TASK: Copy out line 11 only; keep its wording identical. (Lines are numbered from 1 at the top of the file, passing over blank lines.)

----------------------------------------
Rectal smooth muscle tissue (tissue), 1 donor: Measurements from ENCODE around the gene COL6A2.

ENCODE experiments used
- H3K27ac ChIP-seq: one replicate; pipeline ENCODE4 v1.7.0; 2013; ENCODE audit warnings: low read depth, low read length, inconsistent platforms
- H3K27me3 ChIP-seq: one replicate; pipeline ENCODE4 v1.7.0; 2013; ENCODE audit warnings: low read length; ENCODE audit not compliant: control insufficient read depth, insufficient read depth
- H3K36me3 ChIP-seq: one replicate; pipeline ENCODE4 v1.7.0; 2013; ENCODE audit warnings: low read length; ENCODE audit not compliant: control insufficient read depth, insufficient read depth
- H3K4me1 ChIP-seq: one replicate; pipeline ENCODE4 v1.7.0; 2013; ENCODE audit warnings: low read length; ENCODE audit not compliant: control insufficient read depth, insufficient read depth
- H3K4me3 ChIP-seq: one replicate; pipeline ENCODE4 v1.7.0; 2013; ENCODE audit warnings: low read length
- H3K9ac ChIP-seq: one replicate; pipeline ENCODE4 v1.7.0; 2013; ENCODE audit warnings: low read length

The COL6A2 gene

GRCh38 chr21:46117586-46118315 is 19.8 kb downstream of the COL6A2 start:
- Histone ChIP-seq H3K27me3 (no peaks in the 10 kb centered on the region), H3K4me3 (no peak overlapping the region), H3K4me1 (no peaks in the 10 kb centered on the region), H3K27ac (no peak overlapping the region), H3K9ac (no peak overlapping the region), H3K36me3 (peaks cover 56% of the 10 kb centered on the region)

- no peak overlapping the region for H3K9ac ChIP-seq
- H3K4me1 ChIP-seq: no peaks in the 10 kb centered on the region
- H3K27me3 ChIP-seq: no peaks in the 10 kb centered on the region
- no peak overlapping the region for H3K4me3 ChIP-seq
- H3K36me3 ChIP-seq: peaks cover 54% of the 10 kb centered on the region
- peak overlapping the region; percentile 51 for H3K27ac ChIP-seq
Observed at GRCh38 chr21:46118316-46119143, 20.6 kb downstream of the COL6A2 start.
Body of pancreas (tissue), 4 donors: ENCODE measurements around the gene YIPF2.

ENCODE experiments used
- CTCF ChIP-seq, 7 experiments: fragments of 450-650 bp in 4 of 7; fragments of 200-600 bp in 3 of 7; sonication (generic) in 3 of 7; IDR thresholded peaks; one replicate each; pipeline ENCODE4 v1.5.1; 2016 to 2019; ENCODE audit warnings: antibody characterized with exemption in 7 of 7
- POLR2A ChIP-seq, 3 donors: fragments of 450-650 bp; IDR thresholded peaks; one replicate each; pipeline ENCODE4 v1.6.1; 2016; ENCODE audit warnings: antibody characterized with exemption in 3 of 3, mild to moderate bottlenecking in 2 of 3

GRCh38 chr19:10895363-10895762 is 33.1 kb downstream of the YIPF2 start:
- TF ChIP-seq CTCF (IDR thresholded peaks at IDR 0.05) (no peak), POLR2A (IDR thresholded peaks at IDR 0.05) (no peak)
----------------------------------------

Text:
- Histone ChIP-seq H3K27me3 (no peaks in the 10 kb centered on the region), H3K4me3 (no peak overlapping the region), H3K4me1 (no peaks in the 10 kb centered on the region), H3K27ac (no peak overlapping the region), H3K9ac (no peak overlapping the region), H3K36me3 (peaks cover 56% of the 10 kb centered on the region)